The California Department of Fair Employment and Housing (“DFEH”) recently released Frequently Asked Questions (“FAQ”) for California’s Fair Chance Act. The Fair Chance Act, commonly referred to as California’s “ban the box” law, imposes restrictions on when and how employers may inquire about and consider an applicant’s criminal history, including prohibiting employers with five or more employees from asking about an applicant’s criminal history until after a conditional offer of employment has been made. The FAQ provides guidance on the Fair Chance Act and includes questions addressing how the law works, which employers are subject to the law, and the requirements that employers must follow in order to inquire about an applicant’s criminal history and make employment decisions based on that information.
In another development concerning the Fair Chance Act, California’s Fair Employment and Housing Council have updated regulations governing criminal background checks. The amended regulations, which were effective on October 1, 2020, incorporate the requirements of the Fair Chance Act into existing regulations addressing the consideration of criminal history in employment decisions. The new regulations expand the definition of “applicant” to include individuals who are conditionally offered employment but begin working while an employer undertakes a post-offer consideration of the individual’s criminal history; the regulations explicitly state that “[a]n employer cannot evade the requirements” of the Fair Chance Act or the regulations by treating an individual as having lost their status as an “applicant” by allowing them to begin working before the employer has completed its post-offer review of the applicant’s criminal history. Other changes to the regulations include: expanding the scope of the Fair Chance Act by requiring that labor contractors and union hiring halls comply with the regulations when selecting workers for inclusion in pool or availability lists; requiring client employers to comply with the regulations when selecting workers supplied by labor contractors and union hiring halls; and specifying that while employers must not consider an applicant’s referral to or participation in a diversion program when making hiring decisions, employers may consider the programs as evidence of rehabilitation or mitigating circumstances after a conditional offer of employment has been made if offered as such by an applicant. The regulations also highlight that employers may be subject to local laws or ordinances that impose additional limitations.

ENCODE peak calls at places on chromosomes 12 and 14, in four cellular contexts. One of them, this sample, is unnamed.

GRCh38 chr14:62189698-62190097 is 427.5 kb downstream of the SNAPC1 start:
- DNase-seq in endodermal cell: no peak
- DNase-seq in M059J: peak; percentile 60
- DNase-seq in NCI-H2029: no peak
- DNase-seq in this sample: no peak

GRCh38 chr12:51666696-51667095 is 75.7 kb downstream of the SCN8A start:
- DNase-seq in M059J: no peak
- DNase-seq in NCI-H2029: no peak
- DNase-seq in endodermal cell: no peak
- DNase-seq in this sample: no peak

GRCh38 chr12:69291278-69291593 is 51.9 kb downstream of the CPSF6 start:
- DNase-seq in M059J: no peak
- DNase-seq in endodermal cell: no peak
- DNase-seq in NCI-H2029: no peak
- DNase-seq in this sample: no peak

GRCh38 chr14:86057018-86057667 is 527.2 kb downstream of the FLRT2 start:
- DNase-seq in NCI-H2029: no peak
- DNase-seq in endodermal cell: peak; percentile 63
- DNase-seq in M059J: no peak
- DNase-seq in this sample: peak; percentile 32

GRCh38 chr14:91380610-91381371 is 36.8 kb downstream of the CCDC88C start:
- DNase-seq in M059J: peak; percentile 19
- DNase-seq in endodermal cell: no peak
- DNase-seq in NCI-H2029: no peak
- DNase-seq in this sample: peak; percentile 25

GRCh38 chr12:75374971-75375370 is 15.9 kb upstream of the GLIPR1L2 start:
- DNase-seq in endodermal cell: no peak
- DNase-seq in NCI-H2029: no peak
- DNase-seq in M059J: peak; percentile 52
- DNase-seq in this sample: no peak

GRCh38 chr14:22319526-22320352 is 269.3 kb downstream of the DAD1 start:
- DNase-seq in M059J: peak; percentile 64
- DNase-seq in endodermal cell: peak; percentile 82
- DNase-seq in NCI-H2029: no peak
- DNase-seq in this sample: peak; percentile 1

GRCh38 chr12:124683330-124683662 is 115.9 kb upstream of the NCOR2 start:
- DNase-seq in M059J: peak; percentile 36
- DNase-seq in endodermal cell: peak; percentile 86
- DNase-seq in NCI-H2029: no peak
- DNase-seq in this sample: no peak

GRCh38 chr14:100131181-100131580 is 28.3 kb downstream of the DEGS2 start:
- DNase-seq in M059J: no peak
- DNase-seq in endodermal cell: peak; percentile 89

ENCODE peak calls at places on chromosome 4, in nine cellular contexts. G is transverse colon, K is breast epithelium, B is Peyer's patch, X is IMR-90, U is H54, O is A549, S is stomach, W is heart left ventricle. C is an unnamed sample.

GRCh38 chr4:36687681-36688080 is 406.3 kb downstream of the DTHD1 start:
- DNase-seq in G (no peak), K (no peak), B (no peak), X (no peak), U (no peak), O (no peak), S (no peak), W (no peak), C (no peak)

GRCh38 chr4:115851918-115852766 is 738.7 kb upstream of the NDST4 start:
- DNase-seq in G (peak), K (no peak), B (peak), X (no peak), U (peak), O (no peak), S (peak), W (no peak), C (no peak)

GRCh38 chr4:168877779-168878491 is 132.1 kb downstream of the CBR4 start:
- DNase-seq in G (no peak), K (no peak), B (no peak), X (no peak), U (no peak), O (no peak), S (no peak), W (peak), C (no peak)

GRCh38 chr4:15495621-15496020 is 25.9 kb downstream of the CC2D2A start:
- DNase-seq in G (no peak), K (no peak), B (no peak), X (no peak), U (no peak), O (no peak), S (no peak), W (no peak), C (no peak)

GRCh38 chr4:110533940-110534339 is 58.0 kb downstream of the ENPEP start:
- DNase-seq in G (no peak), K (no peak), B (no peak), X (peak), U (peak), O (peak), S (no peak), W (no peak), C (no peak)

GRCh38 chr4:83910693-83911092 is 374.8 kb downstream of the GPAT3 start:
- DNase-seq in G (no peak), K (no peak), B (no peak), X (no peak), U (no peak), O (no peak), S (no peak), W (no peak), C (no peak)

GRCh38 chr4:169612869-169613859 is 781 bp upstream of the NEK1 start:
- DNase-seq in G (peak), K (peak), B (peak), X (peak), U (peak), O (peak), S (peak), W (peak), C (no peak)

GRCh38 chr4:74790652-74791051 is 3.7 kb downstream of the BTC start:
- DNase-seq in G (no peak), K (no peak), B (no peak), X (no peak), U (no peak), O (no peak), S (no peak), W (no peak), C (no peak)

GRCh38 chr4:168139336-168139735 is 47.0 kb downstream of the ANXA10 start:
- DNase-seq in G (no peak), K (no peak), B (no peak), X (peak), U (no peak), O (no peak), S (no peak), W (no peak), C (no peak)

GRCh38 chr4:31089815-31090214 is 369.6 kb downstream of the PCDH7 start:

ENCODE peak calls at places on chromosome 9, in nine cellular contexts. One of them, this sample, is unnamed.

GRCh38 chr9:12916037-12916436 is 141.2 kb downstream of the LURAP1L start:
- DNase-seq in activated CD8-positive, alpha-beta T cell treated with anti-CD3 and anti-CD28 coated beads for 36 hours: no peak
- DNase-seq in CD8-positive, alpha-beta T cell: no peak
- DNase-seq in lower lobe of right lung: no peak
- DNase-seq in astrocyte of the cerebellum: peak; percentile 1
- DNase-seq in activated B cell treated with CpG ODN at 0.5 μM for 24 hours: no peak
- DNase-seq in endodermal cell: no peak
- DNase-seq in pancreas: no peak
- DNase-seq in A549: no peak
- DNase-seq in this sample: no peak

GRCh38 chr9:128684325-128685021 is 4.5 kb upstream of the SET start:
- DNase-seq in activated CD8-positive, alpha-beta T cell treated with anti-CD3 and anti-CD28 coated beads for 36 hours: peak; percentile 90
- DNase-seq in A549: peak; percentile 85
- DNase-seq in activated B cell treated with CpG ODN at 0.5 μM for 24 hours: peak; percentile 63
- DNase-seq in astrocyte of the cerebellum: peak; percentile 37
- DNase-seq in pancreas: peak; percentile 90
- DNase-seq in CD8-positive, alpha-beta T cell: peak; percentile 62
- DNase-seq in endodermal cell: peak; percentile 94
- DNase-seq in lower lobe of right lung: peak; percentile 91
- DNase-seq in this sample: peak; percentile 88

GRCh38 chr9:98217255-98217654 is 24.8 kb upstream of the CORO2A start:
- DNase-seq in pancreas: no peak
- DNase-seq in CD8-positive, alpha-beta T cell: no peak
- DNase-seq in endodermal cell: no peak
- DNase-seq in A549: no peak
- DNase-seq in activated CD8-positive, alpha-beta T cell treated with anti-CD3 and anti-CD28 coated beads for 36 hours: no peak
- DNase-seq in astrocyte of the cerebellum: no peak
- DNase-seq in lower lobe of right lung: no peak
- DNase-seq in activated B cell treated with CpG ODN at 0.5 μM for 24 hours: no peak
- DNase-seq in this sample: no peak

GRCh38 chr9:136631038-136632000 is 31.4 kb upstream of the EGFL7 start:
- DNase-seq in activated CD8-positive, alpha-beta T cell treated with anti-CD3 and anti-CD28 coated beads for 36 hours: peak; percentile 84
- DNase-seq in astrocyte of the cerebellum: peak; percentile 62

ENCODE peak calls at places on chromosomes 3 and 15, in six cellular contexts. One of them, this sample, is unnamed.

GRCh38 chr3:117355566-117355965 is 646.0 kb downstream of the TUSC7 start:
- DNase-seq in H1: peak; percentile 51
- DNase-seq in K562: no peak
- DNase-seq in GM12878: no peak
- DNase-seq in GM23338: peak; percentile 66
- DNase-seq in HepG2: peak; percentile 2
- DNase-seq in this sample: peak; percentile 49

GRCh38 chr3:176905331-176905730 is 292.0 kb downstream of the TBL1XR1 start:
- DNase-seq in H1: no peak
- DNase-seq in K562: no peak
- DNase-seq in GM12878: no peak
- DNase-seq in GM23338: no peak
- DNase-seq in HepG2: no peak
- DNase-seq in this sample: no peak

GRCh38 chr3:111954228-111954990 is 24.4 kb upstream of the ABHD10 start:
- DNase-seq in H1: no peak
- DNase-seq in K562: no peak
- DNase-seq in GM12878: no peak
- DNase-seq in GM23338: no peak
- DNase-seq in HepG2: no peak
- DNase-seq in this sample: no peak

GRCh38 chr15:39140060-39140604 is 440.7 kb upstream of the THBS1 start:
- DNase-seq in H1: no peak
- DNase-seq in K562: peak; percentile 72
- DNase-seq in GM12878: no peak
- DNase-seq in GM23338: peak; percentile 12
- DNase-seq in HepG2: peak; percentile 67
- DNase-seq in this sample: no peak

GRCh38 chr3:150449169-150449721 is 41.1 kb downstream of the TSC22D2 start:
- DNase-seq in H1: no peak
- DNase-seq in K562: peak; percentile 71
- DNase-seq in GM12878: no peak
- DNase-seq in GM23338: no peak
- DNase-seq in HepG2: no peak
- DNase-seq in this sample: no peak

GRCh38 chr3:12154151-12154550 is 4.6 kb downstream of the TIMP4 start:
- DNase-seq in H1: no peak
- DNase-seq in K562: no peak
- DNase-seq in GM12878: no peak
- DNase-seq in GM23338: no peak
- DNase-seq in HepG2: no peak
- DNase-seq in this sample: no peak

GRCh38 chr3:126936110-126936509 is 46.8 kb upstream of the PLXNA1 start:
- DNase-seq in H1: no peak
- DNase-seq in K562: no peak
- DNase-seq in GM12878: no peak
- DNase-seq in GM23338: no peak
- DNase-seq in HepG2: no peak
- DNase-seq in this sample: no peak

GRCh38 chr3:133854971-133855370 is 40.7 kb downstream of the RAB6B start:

Jackson Lewis continues to track administrative updates pertaining to employers. If you have a question about this or related administrative developments contact a Jackson Lewis attorney to discuss.